Amid a sweeping crackdown on dissent in Egypt, security forces have forcibly disappeared hundreds of people since the beginning of 2015, according to a new report from Amnesty International.

It's an "unprecedented spike," the group says, with an average of three or four people disappeared every day.

The Republican Party, as it prepares for its convention next week has checked off item No. 1 on its housekeeping list — drafting a party platform. The document reflects the conservative views of its authors, many of whom are party activists. So don't look for any concessions to changing views among the broader public on key social issues.

Many public figures who took to Twitter and Facebook following the murder of five police officers in Dallas have faced public blowback and, in some cases, found their employers less than forgiving about inflammatory and sometimes hateful online comments.

As Venezuela unravels — with shortages of food and medicine, as well as runaway inflation — President Nicolas Maduro is increasingly unpopular. But he's still holding onto power.

"The truth in Venezuela is there is real hunger. We are hungry," says a man who has invited me into his house in the northwestern city of Maracaibo, but doesn't want his name used for fear of reprisals by the government.

The wiry man paces angrily as he speaks. It wasn't always this way, he says, showing how loose his pants are now.

Ask a typical teenage girl about the latest slang and girl crushes and you might get answers like "spilling the tea" and Taylor Swift. But at the Girl Up Leadership Summit in Washington, D.C., the answers were "intersectional feminism" — the idea that there's no one-size-fits-all definition of feminism — and U.N. climate chief Christiana Figueres.

Copyright 2016 NPR. To see more, visit

Arizona Hispanics Poised To Swing State Blue

2 hours ago
Copyright 2016 NPR. To see more, visit

Copyright 2016 NPR. To see more, visit

Editor's note: This report contains accounts of rape, violence and other disturbing events.

Sex trafficking wasn't a major concern in the early 1980s, when Beth Jacobs was a teenager. If you were a prostitute, the thinking went, it was your choice.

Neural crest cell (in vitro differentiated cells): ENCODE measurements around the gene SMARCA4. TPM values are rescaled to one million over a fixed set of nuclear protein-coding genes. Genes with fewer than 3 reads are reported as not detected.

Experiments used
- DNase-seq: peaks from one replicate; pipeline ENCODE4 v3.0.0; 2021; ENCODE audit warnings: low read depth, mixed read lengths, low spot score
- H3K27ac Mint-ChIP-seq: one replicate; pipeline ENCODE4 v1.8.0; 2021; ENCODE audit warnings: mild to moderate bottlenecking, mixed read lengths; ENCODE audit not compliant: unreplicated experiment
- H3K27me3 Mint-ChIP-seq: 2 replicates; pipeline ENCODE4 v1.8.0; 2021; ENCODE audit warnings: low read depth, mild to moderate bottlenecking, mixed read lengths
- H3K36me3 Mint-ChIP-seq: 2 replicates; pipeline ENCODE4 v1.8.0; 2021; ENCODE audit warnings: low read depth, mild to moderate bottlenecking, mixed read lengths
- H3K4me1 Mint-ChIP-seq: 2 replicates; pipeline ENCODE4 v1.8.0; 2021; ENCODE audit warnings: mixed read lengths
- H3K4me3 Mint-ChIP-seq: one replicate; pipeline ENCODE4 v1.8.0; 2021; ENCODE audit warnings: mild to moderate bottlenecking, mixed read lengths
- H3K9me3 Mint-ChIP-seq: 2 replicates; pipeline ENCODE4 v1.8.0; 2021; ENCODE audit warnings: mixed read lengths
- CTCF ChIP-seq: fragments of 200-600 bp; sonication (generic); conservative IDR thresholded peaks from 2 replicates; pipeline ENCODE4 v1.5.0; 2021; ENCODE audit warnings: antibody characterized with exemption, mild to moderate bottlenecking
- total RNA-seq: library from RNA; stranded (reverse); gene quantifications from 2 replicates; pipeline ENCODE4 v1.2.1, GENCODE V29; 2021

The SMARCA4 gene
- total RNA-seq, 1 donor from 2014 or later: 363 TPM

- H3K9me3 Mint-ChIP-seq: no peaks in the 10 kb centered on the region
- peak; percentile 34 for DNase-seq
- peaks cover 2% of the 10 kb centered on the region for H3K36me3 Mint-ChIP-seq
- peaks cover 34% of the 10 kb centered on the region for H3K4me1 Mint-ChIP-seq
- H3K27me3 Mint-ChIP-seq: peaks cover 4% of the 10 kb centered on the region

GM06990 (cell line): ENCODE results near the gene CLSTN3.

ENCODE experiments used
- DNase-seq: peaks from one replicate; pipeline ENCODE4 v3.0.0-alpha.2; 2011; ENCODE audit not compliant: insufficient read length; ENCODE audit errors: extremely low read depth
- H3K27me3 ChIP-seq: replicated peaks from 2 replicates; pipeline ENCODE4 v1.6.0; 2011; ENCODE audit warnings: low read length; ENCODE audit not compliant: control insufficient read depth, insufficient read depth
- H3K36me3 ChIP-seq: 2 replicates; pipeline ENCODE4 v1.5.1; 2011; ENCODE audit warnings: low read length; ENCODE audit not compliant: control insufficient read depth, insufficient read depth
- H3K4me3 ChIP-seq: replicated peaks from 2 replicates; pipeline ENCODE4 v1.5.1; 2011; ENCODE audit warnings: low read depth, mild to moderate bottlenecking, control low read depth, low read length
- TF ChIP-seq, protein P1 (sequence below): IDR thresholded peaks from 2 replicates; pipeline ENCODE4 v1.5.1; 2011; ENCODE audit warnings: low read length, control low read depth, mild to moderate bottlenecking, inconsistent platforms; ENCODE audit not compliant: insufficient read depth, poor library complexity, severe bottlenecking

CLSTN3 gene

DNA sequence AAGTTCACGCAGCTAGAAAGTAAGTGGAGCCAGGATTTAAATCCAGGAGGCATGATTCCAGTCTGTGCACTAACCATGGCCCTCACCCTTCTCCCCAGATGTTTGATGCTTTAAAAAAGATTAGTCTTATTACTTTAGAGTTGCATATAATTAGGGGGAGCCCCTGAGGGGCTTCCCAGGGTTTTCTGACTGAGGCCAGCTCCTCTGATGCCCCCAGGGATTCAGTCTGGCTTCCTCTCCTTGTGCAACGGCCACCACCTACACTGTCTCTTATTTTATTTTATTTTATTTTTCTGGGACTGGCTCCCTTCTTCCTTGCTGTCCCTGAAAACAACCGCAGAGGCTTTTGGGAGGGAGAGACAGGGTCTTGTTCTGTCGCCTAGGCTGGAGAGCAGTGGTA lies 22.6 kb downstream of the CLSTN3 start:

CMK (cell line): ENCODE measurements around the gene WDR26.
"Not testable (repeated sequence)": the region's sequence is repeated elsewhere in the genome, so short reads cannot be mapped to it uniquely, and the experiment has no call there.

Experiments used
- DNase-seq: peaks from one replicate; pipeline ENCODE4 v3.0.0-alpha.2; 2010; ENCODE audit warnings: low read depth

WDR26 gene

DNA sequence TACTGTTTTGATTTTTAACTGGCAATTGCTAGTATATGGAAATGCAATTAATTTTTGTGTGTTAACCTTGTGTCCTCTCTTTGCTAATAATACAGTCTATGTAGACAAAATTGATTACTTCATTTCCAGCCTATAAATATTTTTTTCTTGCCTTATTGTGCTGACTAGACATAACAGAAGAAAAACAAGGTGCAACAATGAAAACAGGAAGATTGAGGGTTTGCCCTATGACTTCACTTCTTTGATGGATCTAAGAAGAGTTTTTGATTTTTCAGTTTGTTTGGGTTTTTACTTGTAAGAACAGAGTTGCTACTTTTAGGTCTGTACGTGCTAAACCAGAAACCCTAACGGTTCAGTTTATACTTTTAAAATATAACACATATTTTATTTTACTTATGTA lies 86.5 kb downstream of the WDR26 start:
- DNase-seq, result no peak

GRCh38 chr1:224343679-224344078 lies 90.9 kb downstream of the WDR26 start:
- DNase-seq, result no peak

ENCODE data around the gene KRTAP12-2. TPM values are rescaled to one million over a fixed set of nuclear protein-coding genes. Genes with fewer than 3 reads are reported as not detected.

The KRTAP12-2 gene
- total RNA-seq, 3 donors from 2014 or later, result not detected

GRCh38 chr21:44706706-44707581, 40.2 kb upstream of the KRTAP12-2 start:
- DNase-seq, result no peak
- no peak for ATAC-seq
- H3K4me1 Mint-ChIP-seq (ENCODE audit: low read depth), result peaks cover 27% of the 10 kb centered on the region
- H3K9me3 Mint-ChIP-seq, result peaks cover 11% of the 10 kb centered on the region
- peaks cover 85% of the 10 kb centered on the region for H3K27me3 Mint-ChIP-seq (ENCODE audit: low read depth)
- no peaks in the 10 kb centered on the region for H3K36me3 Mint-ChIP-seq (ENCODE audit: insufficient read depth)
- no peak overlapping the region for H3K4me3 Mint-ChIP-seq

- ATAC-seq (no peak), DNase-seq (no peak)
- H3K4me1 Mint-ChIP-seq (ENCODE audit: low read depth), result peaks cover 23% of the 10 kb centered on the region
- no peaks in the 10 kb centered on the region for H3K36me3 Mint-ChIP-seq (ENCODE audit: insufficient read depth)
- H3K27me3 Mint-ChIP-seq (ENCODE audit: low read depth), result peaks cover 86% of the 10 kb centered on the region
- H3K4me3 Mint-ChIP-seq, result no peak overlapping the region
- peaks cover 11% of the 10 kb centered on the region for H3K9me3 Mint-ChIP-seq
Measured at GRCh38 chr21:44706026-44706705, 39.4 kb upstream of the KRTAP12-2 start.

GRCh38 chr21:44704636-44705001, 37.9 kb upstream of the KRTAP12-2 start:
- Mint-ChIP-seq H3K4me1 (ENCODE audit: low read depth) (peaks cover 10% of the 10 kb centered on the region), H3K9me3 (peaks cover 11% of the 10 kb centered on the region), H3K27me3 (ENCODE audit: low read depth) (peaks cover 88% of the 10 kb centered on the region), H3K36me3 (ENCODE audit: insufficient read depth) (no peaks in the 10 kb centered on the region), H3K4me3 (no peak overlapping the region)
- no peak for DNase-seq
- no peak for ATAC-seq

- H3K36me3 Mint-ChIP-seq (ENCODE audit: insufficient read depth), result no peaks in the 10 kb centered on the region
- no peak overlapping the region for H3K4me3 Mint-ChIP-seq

Jacobs thought that too, right up until she came to, on the lot of a dark truck stop one night. She says she had asked a friendly-seeming man for a ride home that afternoon.

Copyright 2016 NPR. To see more, visit


Felony Arrest Of Student Who Bought Water Riles Many In Virginia

Jul 2, 2013
Originally published on July 2, 2013 11:27 pm

"We're the police."

"This is bottled water."

If an encounter between several young women and Virginia's Department of Alcoholic Beverage Control agents had gone that smoothly, the participants might be looking back on a chance encounter as merely odd, perhaps even funny. Instead, they're coping with the aftermath of a brief flight from authorities that resulted in spending a night in jail and felony charges, now dropped, of hitting agents with a car. The state agency says it's reviewing the case.

The April 11 incident rose to prominence last week, after news spread that a University of Virginia student had been arrested by plainclothes ABC agents who tried to detain her and two fellow members of a sorority after they bought supplies for a charity event to benefit the Alzheimer's Association.

Their purchases, made at a Harris Teeter grocery store around 10 p.m. that night, included a box of LaCroix bottled water, cookie dough and ice cream, reports The Daily Progress of Charlottesville, Va.

Last week, prosecutors declined to pursue felony charges against Elizabeth Daly, 20, and she began to tell her side of the story publicly.

"They were showing unidentifiable badges after they approached us, but we became frightened, as they were not in anything close to a uniform," Daly, who was driving that night, told the Progress last week.